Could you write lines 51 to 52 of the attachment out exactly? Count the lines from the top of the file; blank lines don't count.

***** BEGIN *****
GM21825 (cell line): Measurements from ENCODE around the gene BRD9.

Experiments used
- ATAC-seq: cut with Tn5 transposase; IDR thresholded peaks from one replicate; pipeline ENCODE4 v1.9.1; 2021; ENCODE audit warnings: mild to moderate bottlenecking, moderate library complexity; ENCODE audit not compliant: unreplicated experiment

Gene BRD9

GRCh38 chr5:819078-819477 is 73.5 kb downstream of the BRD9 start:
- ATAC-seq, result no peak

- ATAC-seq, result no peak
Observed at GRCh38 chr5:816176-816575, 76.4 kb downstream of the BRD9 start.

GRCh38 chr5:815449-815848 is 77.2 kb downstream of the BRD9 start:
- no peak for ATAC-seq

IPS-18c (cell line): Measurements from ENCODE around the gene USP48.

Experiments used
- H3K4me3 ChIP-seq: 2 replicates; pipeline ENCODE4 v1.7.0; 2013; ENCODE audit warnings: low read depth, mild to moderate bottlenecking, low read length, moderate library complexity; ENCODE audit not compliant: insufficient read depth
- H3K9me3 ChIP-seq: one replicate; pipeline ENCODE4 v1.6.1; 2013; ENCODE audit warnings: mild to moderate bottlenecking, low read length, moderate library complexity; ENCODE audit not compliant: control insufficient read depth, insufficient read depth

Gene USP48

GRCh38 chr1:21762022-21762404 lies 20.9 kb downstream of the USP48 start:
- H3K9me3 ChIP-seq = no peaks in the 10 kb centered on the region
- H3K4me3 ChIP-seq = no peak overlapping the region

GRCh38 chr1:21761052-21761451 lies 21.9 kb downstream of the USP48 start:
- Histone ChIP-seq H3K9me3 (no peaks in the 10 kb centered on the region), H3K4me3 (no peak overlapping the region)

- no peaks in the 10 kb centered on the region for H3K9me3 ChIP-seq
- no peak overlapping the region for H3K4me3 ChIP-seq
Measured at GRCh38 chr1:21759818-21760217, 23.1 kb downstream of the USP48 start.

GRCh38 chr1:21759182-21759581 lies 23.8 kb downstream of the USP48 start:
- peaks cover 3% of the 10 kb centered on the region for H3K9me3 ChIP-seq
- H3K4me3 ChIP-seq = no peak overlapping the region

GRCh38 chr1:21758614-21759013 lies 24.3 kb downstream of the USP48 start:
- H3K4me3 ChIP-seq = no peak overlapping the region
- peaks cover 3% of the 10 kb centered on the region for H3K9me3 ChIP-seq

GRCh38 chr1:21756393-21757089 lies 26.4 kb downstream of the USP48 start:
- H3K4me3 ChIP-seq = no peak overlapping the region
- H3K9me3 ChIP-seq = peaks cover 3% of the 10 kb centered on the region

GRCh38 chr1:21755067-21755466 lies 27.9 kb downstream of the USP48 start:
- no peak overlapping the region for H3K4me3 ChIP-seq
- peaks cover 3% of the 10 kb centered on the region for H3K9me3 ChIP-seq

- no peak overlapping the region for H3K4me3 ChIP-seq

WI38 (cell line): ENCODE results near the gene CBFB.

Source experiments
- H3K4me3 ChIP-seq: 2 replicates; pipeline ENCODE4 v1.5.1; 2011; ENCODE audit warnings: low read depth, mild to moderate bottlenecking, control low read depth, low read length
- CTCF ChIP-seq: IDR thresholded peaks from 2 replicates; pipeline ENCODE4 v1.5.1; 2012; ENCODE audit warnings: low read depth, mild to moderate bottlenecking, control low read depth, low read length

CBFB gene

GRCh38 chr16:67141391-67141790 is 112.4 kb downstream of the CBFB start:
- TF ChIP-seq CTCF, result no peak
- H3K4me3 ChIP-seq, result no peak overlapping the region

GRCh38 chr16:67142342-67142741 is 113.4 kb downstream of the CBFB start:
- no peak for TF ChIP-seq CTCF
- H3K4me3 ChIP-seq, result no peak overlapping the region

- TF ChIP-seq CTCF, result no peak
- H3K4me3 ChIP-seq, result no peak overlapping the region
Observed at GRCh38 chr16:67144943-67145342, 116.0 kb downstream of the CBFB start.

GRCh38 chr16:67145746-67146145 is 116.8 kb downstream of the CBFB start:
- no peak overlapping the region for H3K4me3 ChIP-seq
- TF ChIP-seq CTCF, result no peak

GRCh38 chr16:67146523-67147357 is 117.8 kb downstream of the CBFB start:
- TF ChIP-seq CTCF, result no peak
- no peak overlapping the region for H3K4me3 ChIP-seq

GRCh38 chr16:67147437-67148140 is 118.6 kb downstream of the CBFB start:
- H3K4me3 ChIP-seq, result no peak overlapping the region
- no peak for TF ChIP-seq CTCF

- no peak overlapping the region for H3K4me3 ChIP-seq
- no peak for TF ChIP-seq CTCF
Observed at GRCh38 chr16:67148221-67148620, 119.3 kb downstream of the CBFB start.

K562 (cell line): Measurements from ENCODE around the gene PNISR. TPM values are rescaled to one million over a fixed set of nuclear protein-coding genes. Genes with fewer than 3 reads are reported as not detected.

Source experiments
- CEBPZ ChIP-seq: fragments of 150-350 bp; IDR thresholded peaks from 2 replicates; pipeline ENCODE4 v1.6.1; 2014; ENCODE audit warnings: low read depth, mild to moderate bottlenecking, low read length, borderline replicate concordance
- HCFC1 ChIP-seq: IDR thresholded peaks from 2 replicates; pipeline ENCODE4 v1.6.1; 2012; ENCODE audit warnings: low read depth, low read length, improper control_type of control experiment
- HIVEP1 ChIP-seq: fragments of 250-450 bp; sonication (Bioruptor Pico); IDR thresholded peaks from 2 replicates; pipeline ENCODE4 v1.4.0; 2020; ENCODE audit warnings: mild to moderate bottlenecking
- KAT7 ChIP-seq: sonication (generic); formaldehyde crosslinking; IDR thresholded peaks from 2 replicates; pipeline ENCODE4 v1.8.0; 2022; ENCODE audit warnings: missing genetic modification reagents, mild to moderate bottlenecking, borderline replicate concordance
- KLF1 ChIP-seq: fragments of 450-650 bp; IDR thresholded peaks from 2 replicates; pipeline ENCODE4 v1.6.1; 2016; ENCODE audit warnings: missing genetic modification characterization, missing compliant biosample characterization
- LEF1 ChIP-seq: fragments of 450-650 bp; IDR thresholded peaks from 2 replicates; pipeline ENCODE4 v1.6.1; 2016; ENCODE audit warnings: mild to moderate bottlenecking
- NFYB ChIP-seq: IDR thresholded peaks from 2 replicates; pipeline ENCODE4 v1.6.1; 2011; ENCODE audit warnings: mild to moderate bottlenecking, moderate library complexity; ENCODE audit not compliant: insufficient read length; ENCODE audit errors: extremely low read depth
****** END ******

GRCh38 chr16:67145746-67146145 is 116.8 kb downstream of the CBFB start:
- no peak overlapping the region for H3K4me3 ChIP-seq